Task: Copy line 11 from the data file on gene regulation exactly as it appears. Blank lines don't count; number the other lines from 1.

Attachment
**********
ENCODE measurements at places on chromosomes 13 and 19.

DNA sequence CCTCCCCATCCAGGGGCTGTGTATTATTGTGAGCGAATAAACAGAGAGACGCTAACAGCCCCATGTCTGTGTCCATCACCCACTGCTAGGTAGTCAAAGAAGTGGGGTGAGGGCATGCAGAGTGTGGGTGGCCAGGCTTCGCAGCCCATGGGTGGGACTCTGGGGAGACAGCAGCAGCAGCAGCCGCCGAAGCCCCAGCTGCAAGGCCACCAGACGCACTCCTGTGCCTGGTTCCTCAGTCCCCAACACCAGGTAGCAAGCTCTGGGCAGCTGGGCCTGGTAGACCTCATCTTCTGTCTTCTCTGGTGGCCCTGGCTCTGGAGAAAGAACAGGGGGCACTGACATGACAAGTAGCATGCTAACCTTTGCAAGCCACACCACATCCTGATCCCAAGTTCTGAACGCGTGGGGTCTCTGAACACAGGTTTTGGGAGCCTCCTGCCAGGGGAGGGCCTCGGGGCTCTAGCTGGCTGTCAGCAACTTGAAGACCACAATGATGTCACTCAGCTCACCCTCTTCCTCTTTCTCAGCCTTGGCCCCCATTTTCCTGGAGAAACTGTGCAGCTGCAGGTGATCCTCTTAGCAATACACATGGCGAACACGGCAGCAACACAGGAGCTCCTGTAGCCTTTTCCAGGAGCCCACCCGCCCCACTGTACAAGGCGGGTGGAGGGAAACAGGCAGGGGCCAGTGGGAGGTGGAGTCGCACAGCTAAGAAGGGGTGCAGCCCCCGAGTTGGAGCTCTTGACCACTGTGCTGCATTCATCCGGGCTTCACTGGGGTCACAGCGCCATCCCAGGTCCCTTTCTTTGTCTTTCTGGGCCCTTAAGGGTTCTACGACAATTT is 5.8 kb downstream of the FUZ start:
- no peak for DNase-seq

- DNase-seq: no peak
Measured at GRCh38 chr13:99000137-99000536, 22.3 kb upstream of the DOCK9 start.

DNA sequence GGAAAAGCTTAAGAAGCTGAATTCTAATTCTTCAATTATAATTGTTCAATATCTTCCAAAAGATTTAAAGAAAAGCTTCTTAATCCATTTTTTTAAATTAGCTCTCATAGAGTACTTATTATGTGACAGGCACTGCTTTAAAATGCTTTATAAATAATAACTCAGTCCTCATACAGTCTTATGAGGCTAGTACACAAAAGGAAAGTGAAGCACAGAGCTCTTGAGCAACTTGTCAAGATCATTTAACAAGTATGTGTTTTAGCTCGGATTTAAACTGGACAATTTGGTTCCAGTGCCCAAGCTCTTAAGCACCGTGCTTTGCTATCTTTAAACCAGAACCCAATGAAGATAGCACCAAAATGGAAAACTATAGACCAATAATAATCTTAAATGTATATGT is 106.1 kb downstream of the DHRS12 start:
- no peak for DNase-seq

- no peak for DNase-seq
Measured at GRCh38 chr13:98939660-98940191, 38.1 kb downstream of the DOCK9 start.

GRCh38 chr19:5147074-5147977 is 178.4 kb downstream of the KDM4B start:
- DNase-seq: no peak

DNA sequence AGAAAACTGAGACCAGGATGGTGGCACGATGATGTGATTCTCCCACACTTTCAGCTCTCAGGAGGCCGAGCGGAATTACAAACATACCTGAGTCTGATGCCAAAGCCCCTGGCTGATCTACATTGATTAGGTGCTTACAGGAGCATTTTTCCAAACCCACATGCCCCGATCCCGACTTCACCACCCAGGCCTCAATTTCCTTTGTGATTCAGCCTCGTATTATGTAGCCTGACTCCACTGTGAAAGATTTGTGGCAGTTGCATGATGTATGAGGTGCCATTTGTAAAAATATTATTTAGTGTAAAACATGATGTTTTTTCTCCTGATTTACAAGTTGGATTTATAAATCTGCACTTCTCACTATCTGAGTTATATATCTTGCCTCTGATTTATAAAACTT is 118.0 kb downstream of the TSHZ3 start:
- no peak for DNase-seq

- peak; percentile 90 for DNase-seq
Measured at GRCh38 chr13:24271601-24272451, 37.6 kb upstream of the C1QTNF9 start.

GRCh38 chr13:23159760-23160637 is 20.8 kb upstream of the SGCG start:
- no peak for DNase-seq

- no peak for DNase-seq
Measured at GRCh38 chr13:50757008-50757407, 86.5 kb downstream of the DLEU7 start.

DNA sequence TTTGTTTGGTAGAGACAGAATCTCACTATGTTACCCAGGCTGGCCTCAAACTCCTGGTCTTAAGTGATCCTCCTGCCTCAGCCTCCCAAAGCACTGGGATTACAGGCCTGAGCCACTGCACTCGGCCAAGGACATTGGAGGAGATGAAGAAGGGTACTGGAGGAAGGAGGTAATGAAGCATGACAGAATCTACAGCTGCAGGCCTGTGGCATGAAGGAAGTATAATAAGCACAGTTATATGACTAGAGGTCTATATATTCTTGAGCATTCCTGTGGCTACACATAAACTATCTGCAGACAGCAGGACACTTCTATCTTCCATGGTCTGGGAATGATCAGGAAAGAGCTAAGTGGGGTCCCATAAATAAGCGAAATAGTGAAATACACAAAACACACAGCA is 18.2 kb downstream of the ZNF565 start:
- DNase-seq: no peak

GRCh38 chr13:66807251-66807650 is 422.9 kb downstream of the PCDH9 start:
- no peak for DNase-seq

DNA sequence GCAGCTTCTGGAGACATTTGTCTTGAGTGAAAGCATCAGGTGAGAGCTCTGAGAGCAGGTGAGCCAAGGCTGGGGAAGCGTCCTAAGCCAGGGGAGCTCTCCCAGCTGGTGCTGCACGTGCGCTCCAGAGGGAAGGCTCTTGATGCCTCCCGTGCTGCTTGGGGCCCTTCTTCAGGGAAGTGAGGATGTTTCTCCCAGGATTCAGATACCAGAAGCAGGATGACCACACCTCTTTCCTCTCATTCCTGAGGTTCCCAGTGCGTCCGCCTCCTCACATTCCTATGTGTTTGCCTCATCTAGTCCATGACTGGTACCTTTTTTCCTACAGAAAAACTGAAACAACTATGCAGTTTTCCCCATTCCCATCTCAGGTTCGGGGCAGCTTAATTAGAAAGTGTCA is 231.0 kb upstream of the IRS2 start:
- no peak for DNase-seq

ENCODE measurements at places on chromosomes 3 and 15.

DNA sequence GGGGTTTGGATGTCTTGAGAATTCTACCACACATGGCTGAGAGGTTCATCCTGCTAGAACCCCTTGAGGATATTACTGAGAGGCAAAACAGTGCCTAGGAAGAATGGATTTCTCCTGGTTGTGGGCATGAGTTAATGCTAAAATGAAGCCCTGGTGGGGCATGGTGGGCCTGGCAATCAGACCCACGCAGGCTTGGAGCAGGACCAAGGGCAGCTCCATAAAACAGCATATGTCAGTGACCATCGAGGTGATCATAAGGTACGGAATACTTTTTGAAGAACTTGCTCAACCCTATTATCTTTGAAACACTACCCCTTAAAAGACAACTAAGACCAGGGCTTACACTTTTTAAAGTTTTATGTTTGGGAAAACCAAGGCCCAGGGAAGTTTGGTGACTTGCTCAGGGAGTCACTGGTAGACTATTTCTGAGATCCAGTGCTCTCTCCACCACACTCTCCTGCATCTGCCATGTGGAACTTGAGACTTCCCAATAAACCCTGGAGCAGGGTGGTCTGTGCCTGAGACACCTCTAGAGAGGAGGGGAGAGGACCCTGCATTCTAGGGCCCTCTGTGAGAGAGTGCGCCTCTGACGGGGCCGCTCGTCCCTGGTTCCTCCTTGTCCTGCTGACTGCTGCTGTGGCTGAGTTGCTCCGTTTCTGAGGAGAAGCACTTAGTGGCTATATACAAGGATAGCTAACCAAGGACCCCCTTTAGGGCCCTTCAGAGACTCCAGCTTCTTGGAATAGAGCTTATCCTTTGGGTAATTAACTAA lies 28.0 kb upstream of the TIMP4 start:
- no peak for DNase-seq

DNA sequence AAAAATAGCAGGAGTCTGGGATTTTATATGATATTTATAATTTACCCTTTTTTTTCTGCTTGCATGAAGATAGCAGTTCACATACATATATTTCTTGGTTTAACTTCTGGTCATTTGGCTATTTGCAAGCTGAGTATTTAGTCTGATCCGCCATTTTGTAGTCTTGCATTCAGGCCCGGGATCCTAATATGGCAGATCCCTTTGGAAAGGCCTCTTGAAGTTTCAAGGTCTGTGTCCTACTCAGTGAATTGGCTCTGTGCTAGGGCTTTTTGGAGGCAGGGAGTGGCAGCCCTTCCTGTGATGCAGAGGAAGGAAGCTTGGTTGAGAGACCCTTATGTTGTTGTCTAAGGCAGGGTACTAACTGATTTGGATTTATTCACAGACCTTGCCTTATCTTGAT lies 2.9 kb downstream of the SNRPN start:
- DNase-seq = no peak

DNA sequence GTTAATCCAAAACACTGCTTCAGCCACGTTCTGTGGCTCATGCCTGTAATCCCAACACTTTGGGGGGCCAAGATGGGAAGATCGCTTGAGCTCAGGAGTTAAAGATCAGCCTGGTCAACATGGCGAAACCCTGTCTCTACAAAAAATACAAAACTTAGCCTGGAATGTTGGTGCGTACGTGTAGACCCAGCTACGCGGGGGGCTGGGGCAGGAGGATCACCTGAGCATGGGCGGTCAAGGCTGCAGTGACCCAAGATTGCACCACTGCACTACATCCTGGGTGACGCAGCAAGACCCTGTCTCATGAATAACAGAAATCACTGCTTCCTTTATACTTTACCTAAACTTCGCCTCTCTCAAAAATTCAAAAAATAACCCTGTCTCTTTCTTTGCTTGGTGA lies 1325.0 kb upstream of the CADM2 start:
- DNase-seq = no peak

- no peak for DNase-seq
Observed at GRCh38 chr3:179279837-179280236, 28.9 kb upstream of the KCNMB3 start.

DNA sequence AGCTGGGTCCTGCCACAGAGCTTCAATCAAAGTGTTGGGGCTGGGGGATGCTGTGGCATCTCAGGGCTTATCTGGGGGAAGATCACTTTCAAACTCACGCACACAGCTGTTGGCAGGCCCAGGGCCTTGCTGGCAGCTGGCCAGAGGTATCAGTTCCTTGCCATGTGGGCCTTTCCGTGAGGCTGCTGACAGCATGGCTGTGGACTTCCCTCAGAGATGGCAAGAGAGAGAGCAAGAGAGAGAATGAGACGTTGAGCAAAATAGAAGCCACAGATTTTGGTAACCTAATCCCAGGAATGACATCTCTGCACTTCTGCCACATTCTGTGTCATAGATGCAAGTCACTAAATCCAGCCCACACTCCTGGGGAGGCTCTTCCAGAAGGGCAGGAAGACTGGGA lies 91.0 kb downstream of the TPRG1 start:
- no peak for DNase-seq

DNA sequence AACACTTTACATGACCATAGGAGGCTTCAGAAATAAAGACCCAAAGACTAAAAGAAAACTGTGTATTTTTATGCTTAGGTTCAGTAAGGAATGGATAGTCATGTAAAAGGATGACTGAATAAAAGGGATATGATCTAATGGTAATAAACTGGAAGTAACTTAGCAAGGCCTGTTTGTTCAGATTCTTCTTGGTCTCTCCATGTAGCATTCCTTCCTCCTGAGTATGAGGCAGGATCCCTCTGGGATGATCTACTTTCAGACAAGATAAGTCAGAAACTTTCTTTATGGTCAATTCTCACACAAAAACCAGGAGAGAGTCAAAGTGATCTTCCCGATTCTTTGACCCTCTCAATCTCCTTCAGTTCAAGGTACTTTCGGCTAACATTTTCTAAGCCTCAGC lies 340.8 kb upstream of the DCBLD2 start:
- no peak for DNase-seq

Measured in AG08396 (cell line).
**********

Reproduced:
- DNase-seq: no peak